First of all excuse my poor blogging ability because honestly this is the first time ever I'm writing to something resembling a blog.
Now straight to the topic,
I just pushed a commit that introduces a very cool feature. Basically it introduces
virtual screens. What is a virtual screen?
A virtual screen is a pointer to a memory region created by lcd_screen_create(). You can pass that pointer to all of the display functions:
when you do that, the data is not actually written to the real LCD memory but to a dynamic memory region. If you want to directly write to the real screen, just set the screen parameter of any of the above functions to NULL.
You can also copy, at any time, the contents of a virtual screen into the real screen and vice-versa, using the lcd_screen_virtual_to_real() and lcd_screen_real_to_virtual()
You may now ask, alright but why do we need this?
Suppose you are developing a module which uses the num button to switch between several "screens". An actual example is the clock module, where in the first screen it shows the time, day and month and in the second screen it shows the year. As I was implementing that functionality, I realized the code was getting too complex.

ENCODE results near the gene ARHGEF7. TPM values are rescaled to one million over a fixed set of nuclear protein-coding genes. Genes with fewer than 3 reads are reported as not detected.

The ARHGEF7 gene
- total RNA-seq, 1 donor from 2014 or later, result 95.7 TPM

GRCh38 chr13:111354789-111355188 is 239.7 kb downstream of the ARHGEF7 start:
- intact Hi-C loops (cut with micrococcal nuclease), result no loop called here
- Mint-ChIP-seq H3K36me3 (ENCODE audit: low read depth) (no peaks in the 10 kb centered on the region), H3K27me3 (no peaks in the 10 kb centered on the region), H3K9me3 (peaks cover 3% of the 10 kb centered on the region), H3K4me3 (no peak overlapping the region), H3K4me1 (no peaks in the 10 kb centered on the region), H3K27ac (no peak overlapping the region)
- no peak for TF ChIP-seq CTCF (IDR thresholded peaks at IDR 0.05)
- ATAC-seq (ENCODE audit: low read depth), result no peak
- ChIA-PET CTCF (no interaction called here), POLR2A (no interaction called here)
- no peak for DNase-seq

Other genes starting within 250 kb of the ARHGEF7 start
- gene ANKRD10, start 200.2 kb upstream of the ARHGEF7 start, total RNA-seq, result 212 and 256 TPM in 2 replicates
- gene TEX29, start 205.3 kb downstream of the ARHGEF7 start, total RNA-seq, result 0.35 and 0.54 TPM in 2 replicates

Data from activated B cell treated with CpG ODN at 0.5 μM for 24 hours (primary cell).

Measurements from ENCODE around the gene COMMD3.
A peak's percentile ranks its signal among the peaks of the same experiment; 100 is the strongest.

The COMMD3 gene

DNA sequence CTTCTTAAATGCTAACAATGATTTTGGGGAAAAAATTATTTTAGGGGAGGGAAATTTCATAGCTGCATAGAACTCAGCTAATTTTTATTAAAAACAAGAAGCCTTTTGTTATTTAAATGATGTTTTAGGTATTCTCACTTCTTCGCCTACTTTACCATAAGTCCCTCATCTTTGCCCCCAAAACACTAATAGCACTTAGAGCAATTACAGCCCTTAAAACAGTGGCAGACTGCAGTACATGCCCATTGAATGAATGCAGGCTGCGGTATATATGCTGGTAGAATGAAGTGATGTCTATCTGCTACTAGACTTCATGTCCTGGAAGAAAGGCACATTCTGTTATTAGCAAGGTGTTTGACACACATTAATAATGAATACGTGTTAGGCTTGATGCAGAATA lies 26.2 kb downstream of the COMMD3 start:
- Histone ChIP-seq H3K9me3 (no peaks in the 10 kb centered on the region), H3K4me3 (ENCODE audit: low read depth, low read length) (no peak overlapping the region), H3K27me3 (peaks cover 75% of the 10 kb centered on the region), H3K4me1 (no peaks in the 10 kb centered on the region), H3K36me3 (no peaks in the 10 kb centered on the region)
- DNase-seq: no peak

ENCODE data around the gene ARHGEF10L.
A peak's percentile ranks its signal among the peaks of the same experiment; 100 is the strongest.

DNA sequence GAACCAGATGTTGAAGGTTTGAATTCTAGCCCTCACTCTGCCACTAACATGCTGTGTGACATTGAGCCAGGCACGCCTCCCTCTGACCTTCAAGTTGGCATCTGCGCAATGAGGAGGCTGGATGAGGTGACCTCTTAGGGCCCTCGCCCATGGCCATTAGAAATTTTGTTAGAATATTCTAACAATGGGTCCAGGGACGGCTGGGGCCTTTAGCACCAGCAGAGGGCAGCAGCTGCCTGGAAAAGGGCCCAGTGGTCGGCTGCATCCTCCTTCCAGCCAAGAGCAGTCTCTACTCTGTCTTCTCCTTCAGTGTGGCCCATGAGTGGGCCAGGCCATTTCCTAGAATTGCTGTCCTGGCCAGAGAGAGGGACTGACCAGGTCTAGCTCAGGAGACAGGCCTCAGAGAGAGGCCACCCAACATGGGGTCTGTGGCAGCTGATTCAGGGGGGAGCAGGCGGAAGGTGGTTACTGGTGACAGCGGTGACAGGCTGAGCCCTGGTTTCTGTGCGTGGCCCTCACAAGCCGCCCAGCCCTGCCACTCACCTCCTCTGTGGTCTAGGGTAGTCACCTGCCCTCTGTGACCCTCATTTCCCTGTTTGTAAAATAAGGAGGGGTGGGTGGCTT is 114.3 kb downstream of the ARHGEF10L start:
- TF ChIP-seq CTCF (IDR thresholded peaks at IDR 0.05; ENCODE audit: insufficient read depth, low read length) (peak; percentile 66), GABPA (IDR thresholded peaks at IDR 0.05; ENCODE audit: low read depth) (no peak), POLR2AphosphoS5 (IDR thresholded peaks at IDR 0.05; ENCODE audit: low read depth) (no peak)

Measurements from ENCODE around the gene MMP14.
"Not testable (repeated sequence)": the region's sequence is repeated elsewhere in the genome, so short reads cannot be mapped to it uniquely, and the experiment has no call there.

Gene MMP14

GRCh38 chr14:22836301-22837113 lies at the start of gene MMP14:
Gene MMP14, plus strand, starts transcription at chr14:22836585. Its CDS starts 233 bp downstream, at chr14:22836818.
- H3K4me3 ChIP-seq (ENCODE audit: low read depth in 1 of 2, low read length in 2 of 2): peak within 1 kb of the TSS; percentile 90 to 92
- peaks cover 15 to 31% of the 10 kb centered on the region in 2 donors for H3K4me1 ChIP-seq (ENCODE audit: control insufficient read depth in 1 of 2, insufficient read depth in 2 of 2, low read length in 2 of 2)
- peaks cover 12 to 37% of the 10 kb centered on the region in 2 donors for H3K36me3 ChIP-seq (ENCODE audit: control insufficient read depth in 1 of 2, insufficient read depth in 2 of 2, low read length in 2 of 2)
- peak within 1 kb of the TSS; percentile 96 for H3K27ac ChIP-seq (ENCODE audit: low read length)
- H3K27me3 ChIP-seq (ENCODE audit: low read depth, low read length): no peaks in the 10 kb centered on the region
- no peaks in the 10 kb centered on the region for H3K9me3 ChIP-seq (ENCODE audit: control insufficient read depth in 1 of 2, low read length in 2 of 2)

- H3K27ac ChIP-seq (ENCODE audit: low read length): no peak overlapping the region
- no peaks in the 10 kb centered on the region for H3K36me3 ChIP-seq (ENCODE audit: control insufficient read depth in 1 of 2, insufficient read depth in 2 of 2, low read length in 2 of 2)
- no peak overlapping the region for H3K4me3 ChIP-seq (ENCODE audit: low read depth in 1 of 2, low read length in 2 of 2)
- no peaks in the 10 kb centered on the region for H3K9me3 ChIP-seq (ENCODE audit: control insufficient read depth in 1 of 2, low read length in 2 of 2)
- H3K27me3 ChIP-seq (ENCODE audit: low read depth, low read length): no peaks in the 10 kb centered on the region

I started wondering if there was a more efficient way of doing it and here we are!
If you look to the clock module, where I'm already using this functionality, you can see that two virtual screens are created.
Each virtual screen saves both segment and blinking information.
So I actually display stuff in the two virtual screens (time, day and month in screen0 and year in screen1) without worrying which screen is actually being shown. At each point where the real screen actually needs to be refreshed, I just copy the contents of the "active" virtual screen into the real screen using lcd_screen_virtual_to_real().
Now some technical notes:
Each virtual screen actually takes 24bytes of memory. It might seem a lot but if you consider the size of the code that you would actually need to write to handle the cases where these functions are meant to be used, I'm pretty sure the size of the code you would need to write would be way bigger. Hence we are saving flash by using a little more RAM.
One final note for those not familiar with openchronos-ng:
Openchronos-ng doesn't have the "two independent menus" functionality anymore. We found that its implementation made the firmware bigger than it was worth. So at openchronos-ng we actually only have one menu where modules (applications) can use the entire screen.